I propose that both sides’ goals could be met by adopting the system used by USA Fencing where there are multiple divisions based on skill level, each with its own championship and regional events (with appropriate modifications for curling, of course). Furthermore, The funds supporting the HPP teams should be awarded to the most skilled teams who desire to attend specific events, but may be prohibited by the cost of international travel.



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This article was prepared by the author in her personal capacity. The opinions expressed in this article are the author's own and do not reflect the views of any organizations that the author is affiliated with.

Thursday, August 10, 2017

A Tale of Three Teams: Clarity Needed in USA Curling’s Discretionary Pick Process


What does it actually take for American curlers to represent USA Curling at an elite level? Given recent occurrences at the 2017 National Championships (“Nationals”) and the announcement of the teams selected to compete at the upcoming 2018 U.S. Olympic Team Trials (“Trials”), there have been some questions among curlers regarding this process. One of the major sources of confusion is that of the discretionary pick process used by USA Curling. The discretion exercised by USA Curling in selecting teams to compete at an elite level has produced much uncertainty. A shining example of the issues with the discretionary pick process can be seen by comparing the cases of Team Birr (Blaine, MN), Team Wood (Parker, CO/California), and Team Leichter (Boston, MA).

USA Curling recently announced the teams who would be competing at Trials. The men’s teams included the John Shuster, Brady Clark, Craig Brown, and Heath McCormick rinks. Noticeably absent from the list was the Todd Birr rink. Team Birr, with the lineup of Todd Birr (skip), Rich Ruohonen (vice), John Benton (second), and Tom O’Connor (lead) earned a silver medal at the 2017 Men’s Nationals, losing in the final game to Team Shuster—the only men’s team who automatically qualified for Trials. At Nationals, Team Birr also claimed victories over some of USA Curling’s High Performance Program (HPP) teams, including the three teams aside from Team Shuster selected to attend Trials. Team Birr also had a respectable number of Order of Merit (OOM) points for the 2016-2017 season. However, despite all of this success, Team Birr did not receive a discretionary pick to compete at Trials.

In comparison with Team Birr, Team Wood, which, at the time of 2017 Nationals, consisted of Becca Wood (skip), Auria Moore (vice), Porsche Renae Stephenson (second), and Donna Umali (lead) was granted a discretionary pick to attend the 2017 Women’s Nationals. This was a remarkable choice for USA Curling given that Team Wood attended the tournament with no OOM points and zero games won in the Nationals Challenge Round or at any World Curling Tour competition prior to Nationals and its Challenge Round. While both Team Birr and Team Wood are talented, the granting of a discretionary pick for Team Wood, but withholding its use for Team Birr in their respective venues displays a perplexing standard that may not support Team USA’s quest for international competitive excellence.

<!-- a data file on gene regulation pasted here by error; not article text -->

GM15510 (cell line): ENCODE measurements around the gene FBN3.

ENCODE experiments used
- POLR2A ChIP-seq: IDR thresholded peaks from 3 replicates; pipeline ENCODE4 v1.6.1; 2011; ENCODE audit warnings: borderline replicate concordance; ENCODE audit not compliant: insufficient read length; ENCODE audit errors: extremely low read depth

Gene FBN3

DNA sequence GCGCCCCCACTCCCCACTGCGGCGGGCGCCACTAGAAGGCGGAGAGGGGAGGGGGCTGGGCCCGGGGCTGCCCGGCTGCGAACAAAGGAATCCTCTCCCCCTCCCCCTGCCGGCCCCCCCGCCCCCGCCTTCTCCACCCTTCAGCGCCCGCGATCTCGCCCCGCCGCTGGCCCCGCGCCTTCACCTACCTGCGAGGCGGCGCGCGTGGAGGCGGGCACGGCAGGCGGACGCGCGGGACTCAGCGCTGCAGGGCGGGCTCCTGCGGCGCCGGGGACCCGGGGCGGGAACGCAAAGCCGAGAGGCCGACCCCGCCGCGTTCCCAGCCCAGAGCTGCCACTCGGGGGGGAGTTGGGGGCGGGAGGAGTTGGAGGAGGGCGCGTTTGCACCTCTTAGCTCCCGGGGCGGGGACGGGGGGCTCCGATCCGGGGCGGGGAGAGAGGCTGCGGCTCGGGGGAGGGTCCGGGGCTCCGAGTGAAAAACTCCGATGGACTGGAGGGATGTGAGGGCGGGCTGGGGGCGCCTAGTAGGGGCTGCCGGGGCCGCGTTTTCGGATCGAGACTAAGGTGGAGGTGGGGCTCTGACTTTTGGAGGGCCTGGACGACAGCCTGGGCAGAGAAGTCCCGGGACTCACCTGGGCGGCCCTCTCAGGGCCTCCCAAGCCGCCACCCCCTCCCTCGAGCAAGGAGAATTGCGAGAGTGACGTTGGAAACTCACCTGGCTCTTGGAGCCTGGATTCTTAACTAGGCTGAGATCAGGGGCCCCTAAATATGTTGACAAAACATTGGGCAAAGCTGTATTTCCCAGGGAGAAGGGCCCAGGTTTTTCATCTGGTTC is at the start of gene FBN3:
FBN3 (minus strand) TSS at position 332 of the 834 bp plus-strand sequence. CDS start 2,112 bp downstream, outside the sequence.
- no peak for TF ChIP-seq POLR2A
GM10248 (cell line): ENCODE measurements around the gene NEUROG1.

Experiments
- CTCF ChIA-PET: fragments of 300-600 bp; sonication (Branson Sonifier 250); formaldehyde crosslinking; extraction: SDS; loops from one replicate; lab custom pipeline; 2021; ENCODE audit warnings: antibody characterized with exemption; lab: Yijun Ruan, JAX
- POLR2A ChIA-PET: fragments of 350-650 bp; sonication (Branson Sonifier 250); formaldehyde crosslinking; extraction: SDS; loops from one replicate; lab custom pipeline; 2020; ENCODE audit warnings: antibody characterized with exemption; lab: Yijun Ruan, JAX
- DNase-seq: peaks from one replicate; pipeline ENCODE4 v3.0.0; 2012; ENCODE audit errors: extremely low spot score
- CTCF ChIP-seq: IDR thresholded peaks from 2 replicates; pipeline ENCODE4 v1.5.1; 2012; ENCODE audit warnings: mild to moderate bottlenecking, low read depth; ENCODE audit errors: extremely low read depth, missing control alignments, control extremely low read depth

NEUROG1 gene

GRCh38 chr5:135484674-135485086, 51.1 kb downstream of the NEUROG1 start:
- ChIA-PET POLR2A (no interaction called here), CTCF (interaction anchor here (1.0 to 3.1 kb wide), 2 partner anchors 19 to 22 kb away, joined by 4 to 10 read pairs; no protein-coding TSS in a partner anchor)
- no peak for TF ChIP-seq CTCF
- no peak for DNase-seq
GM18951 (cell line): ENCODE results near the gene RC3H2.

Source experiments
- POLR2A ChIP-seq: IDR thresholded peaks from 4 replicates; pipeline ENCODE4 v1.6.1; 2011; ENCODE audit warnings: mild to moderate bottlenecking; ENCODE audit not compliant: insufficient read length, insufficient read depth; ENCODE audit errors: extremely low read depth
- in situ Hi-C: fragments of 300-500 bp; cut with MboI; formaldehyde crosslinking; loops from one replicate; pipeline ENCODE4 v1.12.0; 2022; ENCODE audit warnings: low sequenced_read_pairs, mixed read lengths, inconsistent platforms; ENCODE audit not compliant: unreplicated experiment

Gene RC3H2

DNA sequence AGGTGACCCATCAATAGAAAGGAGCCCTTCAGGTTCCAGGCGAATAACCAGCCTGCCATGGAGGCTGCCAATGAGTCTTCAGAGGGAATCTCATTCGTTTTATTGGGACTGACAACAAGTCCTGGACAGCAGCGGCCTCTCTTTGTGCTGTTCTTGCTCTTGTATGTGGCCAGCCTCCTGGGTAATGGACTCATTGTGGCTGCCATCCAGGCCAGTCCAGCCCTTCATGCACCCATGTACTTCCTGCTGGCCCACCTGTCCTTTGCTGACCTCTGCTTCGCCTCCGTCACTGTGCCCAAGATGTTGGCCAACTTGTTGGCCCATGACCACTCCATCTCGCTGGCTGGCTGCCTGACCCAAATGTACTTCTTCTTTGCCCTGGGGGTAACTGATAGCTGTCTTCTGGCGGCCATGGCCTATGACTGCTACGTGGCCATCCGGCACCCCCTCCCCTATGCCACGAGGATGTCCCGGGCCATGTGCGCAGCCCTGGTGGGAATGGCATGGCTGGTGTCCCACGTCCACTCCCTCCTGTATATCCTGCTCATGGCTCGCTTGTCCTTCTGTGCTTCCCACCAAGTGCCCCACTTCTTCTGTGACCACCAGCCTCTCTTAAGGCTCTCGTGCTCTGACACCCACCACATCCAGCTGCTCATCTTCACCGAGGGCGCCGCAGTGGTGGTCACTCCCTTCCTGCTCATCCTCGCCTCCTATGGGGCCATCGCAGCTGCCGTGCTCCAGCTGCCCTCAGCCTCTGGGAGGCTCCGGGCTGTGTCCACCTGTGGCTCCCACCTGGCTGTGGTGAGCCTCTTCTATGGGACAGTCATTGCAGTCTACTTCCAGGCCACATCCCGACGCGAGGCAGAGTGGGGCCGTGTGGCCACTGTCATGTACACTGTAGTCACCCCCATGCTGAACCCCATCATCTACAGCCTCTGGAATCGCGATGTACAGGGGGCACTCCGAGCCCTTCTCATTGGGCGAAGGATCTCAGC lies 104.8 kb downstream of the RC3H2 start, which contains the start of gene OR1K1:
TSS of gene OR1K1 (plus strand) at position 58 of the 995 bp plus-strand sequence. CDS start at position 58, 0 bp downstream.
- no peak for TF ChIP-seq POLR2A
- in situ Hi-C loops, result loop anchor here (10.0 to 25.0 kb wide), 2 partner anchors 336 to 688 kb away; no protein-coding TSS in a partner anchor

I had the pleasure of speaking with the skips of Team Birr and Team Wood, and they were both surprised by the discretionary pick process, albeit, for very different reasons. In the case of Team Wood, Becca Wood admits she was surprised by Team Wood’s receipt of the discretionary pick, but did not question it as she believes, though their team did not win any games or have any OOM points, their dedication and desire shone through when they competed during the playdowns.

Paradoxically, Todd Birr admits his team was surprised at not receiving a discretionary pick to attend Trials, despite Team Birr’s outstanding silver medal performance against the 2014 U.S. Olympic Curling Team (Team Shuster) at the 2017 Nationals as well as their solid season prior to Nationals (which included wins against some of the top teams on the World Curling Tour). Because the standard is so vague, Team Birr’s attorney, Marcus Beyer, sent a letter to Rick Patzke, CEO of USA Curling, requesting reconsideration of Team Birr’s exclusion from Trials; but, the reconvened Trials selection committee upheld their decision to refuse Team Birr’s request, relying on a provision in the Selection Procedures that stated the committee “reserves the right to not add any discretionary selections if they feel it is in the best interests of international excellence” as long as the minimum number of required teams has been met. No other reasoning for not allowing Team Birr to compete at Trials was given.